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Chicken Nesting Boxes – Everything You Need to Know

Chicken Nesting Boxes – Everything You Need to Know

Chicken Nesting Boxes – Everything You Need to Know

Chicken nesting boxes are essential for any backyard flock. They provide hens with a designated spot to lay their eggs, ensuring your eggs remain clean and unbroken. The right nesting box can also prevent hens from laying in random spots around your yard.

Here's everything you need to know about chicken nesting boxes, from selecting the best type to troubleshooting common problems like yard laying and sleeping in nesting boxes.

Nesting Box Basics

Do Chickens Really Need Nesting Boxes? 

Absolutely! Hens require a secure, dark, and private place to lay their eggs. Without adequate nesting boxes, hens might lay their eggs in hidden spots, making them hard to find and risking unwanted chicks if you have a rooster.

Chickens will seek out dark, quiet places like gardens or under buildings. In the absence of suitable nesting boxes, hens might even lay eggs on the coop floor, leading to:

  • Contaminated eggs
  • Broken eggs
  • Encouragement of egg-eating, a difficult habit to break
  • Injuries and potential cannibalism from exposed hens being pecked

Providing secure, private nesting boxes is crucial for your hens' well-being.

When to Introduce Nesting Boxes

Hens start practicing laying in nesting boxes about a week before they lay their first egg. It's a good idea to have nesting boxes ready by the time hens are 15 weeks old.

How Many Nesting Boxes Do You Need?

Even though hens might favor one or two boxes, having plenty of nesting boxes helps prevent egg breakages and encourages laying in the designated areas. The rule of thumb is one nesting box per three hens. Always have at least two nesting boxes, even for just two hens, to avoid overcrowding.

Features of an Ideal Chicken Nesting Box

The best nesting boxes should have:

  • A Roof: Provides a cozy nest and protects from poop if located near roosts.
  • Dim Light and Privacy: Most hens prefer a dark, private place to lay eggs, which also discourages egg eating and vent pecking.
  • Soft Nesting Material: Cushions eggs to prevent cracking or breaking.
  • A Lip: Keeps eggs and nesting material inside the box.
  • Just Enough Room: Should be big enough for one hen, about 12 inches by 12 inches.
  • Suitable Access: Steps or a ramp for easy access.

If you have egg-eating chickens or only collect the eggs at the end of the day, consider Roll Away Nesting Box. These nesting boxes have a sloped floor that directs eggs into a separate compartment, keeping them clean and safe until you can collect them.

Some chicken keepers also prefer to be able to collect the eggs from outside of the coop, so choose nesting boxes that open from the outside.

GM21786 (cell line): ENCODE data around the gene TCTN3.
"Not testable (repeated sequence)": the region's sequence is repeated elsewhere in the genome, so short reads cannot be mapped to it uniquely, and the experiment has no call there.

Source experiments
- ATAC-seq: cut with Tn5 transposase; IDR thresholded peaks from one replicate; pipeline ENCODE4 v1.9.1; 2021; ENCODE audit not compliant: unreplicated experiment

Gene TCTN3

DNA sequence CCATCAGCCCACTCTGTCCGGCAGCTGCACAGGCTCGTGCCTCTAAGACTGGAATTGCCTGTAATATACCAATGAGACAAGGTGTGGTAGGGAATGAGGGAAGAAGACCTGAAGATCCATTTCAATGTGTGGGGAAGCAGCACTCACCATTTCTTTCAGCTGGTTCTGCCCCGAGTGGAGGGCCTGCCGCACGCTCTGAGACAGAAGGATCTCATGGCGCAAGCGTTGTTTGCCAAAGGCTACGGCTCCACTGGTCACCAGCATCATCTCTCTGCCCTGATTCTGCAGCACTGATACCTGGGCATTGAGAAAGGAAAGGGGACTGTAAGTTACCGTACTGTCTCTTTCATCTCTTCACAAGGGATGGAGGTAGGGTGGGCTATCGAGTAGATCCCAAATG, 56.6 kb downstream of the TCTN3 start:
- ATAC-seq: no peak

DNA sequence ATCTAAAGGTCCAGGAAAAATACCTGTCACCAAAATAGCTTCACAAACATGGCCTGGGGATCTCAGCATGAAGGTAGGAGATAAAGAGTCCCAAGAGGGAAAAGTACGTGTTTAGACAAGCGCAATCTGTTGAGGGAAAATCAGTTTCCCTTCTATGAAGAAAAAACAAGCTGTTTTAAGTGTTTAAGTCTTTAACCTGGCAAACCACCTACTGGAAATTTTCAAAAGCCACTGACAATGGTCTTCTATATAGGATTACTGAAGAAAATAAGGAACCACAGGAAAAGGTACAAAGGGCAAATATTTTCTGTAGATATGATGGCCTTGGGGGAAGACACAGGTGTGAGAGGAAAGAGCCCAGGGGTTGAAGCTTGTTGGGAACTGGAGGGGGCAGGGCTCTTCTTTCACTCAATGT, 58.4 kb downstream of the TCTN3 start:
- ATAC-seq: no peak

Choosing the Best Nesting Box for Your Coop

All nesting boxes should be secure, cozy, and private. If you can't collect eggs multiple times a day, consider a Roll Away Nesting Box to prevent breakages and egg-eating.

For DIY options, many everyday items can be converted into nesting boxes, such as:

  • Pet carriers
  • Plastic tubs
  • Milk crates
  • Cardboard boxes (replace regularly)
  • Unused kitty litter trays
  • Buckets
  • Shelves and drawers

The Best Chicken Nesting Materials

Nesting materials cushion eggs and prevent breakage. While commercial nesting material is ideal for lining, DIY options like pieces of yoga mat or thick layers of newspaper also work well. 

Chickens often enjoy making the nest cosy, so most chicken keepers add a soft nesting material on top of the nest liner. Chopped straw or shredded paper work well.

Nesting Box Installation

Location: Nesting boxes should be inside the coop, sheltered from weather, and in a quiet, dim area. Avoid high-traffic spots like near feeders or coop doors. Nesting box curtains can provide added privacy.

Height: Boxes can be placed on the floor but are often preferred slightly raised (12 inches to 3 feet). Raised boxes provide some predator protection and keep eggs cleaner. Even low boxes should have a step or ramp.

Roosts: Ensure roosts are higher than nesting boxes to prevent hens from sleeping in the nesting boxes.

Maintaining Chicken Nesting Boxes

Keep nesting boxes clean and parasite-free to encourage use:

  • Remove poop promptly
  • Clean thoroughly every week or two
  • Disinfect and treat for parasites
  • Replace nesting materials regularly

Troubleshooting Common Problems

If you have new hens, new nesting boxes or your hens aren't using the nesting boxes, you can encourage them by keeping them in the coop until the middle of the day for a few days. 

Hens Not Using Nesting Boxes:

  • Check for parasites, predators, or dirt
  • Remove broody hens
  • Add privacy curtains
  • Move boxes to quieter spots
  • Use a fake egg to guide hens

Hens Sharing One Nesting Box:

  • Ensure enough boxes are available
  • Add fake eggs to unused boxes

Hens Sleeping in Nesting Boxes:

  • Ensure roosts are higher and comfortable
  • Address bullying or illness
  • Close off boxes in the evening if necessary

Dirty or Broken Eggs:

  • Keep boxes and coop clean
  • Collect eggs regularly
  • Provide enough nesting boxes
  • Invest in a Roll Away Nesting Box

For more tips or questions, feel free to reach out. Happy chicken keeping!

Rachael at Dine a Chook